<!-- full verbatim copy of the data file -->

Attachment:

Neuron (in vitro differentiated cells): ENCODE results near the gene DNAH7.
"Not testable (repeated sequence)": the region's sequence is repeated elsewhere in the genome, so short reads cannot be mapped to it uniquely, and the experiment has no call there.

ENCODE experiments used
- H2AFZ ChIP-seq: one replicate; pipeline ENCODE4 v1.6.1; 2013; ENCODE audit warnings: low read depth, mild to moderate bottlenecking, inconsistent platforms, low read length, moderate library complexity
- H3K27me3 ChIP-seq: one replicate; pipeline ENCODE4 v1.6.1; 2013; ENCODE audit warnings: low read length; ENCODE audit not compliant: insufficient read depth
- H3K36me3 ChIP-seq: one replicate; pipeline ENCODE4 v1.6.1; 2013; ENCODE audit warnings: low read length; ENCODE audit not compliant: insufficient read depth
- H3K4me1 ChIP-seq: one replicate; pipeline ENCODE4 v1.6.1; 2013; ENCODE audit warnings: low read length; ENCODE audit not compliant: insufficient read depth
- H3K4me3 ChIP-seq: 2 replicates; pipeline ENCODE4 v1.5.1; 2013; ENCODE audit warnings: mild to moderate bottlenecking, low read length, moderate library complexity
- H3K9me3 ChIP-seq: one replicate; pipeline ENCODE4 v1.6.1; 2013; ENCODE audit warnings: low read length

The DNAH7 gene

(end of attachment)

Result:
Neuron (in vitro differentiated cells): ENCODE results near the gene DNAH7.
"Not testable (repeated sequence)": the region's sequence is repeated elsewhere in the genome, so short reads cannot be mapped to it uniquely, and the experiment has no call there.

ENCODE experiments used
- H2AFZ ChIP-seq: one replicate; pipeline ENCODE4 v1.6.1; 2013; ENCODE audit warnings: low read depth, mild to moderate bottlenecking, inconsistent platforms, low read length, moderate library complexity
- H3K27me3 ChIP-seq: one replicate; pipeline ENCODE4 v1.6.1; 2013; ENCODE audit warnings: low read length; ENCODE audit not compliant: insufficient read depth
- H3K36me3 ChIP-seq: one replicate; pipeline ENCODE4 v1.6.1; 2013; ENCODE audit warnings: low read length; ENCODE audit not compliant: insufficient read depth
- H3K4me1 ChIP-seq: one replicate; pipeline ENCODE4 v1.6.1; 2013; ENCODE audit warnings: low read length; ENCODE audit not compliant: insufficient read depth
- H3K4me3 ChIP-seq: 2 replicates; pipeline ENCODE4 v1.5.1; 2013; ENCODE audit warnings: mild to moderate bottlenecking, low read length, moderate library complexity
- H3K9me3 ChIP-seq: one replicate; pipeline ENCODE4 v1.6.1; 2013; ENCODE audit warnings: low read length

The DNAH7 gene